In his day, sober-minded modernists were seeking new theories to explain the past and give hope to the future. Shaw, seeing history as a struggle between the classes, proposed a remedy of socialist utopianism. Wells interpreted the past as an evolutionary march toward progress and enlightenment (a view the rest of the century would do much to refute). And Freud held up a vision of humanity free of repression and the bondage of the subconscious.
Ironically, all three of these progressives had in common a rather stern countenance. With furrowed brows and dark, haunted eyes, they would expostulate on their optimistic visions of the future. Meanwhile, with a twinkle in his eye, laughing at his own jokes, Chesterton would cheerfully defend such “reactionary” concepts as original sin and the Last Judgment. In public debates, typically he would charm the audience over to his side, then celebrate by hosting his chastened opponent at the nearest pub.
Thin And Cold
Chesterton claimed to distrust “hard, cold, thin people”—and perhaps that’s why I kept thinking of the jolly, fat apologist during my diet. It seems the personality types have reversed. Nowadays in the church, sober-mindedness has won the day. Theologians with long faces lecture us on “the imperatives of the faith.” Political activists scare us with doomsday predictions of holocausts, nuclear and environmental. Heads of Christian relief agencies (a surprising number of whom, oddly, are overweight) report somberly on world hunger and overpopulation.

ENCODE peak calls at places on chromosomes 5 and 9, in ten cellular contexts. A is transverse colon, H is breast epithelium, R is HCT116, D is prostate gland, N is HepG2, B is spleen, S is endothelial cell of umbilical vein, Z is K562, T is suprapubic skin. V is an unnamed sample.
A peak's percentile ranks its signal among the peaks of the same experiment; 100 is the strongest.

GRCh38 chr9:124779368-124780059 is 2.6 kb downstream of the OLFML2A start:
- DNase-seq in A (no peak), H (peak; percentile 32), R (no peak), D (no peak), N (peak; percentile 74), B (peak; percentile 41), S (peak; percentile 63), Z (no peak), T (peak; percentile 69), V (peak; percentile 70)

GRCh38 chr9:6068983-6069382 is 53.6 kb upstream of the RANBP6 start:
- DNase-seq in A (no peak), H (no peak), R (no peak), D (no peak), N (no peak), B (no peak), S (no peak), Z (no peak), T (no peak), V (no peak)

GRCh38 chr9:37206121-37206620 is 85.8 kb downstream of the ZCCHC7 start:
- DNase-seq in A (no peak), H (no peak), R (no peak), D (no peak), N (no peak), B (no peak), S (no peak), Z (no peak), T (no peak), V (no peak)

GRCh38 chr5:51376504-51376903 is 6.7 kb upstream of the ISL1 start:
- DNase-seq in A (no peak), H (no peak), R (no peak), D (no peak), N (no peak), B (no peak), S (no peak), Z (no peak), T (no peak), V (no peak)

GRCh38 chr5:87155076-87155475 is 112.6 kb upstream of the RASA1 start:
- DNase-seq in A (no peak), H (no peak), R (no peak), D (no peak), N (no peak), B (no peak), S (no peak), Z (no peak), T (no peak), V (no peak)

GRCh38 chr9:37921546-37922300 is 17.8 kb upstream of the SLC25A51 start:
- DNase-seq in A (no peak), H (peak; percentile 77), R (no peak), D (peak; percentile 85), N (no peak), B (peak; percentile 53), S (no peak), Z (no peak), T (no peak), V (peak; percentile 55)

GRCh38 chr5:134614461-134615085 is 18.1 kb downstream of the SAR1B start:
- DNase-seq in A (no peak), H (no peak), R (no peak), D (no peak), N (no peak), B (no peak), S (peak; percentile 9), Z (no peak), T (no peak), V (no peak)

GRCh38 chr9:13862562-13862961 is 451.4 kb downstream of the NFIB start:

And I, columnist for an evangelical magazine writing in isolation from my basement, go on a crash diet to shed 13 pounds. Thirteen! Chesterton could gain that much from one meal.
Don’t get me wrong. I am not suggesting a churchwide eating binge. I know that gluttony is one of the seven deadly sins, and that obesity involves health risks comparable to those from smoking and drinking. What troubles me, though, is whether we have unconsciously accepted the model of “hard, cold, thin people” as the ideal Christian personality.
I sometimes wish the Bible had included more physical descriptions of its characters. I envision the apostle Paul as thin (too much prison gruel). But what of Jeremiah? Have we reason to believe that a prophet who exercised so little emotional control would strictly regulate his appetite? Or what of King Solomon, who spread his table with foreign delicacies? I imagine that the people in the Bible manifested the same range of personality types and physical shapes as one might find in the average airport terminal today.
I don’t regret going on my first diet. But I did discover that, like sports, scholarship, and anything else requiring discipline and self-control, dieting offers temptations toward a spirit of pride, superiority, and self-righteousness. G. K. Chesterton has reminded me there is more to life than being thin. “Despair,” he once said, “does not lie in being weary of suffering, but in being weary of joy.” Chesterton, with all his excess, never wearied of joy.
My diet goals successfully met, I’m left with one nagging question: Is it possible to be a soft, warm, thin person?